Objective: To assess whether sharing the uncertainty of the value of antibiotics for acute bronchitis in the form of written and verbal advice affects the likelihood of patients taking antibiotics. Design: Nested, single blind, randomised controlled trial. Setting: Three suburban general practices in Nottingham. Participants: 259 previously well adults presenting with acute bronchitis. Intervention: In group A, 212 patients were judged by their general practitioner not to need antibiotics that day but were given a prescription to use if they got worse and standard verbal reassurance. Half of them (106) were also given an information leaflet. All patients in group B (47) were judged to need antibiotics and were given a prescription and encouraged to use it. Main outcome measures: Antibiotic use in the next two weeks. Reconsultation for the same symptoms in the next month. Results: In group A fewer patients who received the information leaflet took antibiotics compared with those who did not receive the leaflet (49 v 63, risk ratio 0.76, 95% confidence interval 0.59 to 0.97, P = 0.04). Numbers reconsulting were similar (11 v 14). In group B, 44 patients took the antibiotics. Conclusion: Most previously well adults with acute bronchitis were judged not to need antibiotics. Reassuring these patients and sharing the uncertainty about prescribing in a information leaflet supported by verbal advice is a safe strategy and reduces antibiotic use.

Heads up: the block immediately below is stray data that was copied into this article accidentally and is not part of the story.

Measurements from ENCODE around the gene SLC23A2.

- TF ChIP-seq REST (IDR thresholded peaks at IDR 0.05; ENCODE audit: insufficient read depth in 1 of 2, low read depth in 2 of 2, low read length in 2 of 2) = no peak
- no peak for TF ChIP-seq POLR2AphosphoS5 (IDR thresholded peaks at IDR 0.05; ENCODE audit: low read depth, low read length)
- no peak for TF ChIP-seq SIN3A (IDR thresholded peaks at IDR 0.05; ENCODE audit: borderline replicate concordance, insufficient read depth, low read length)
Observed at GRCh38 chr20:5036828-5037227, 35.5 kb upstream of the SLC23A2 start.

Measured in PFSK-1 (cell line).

|Number of pages||4|
|Publication status||Published - 12 Jan 2002|
ASJC Scopus subject areas
- Medicine (all)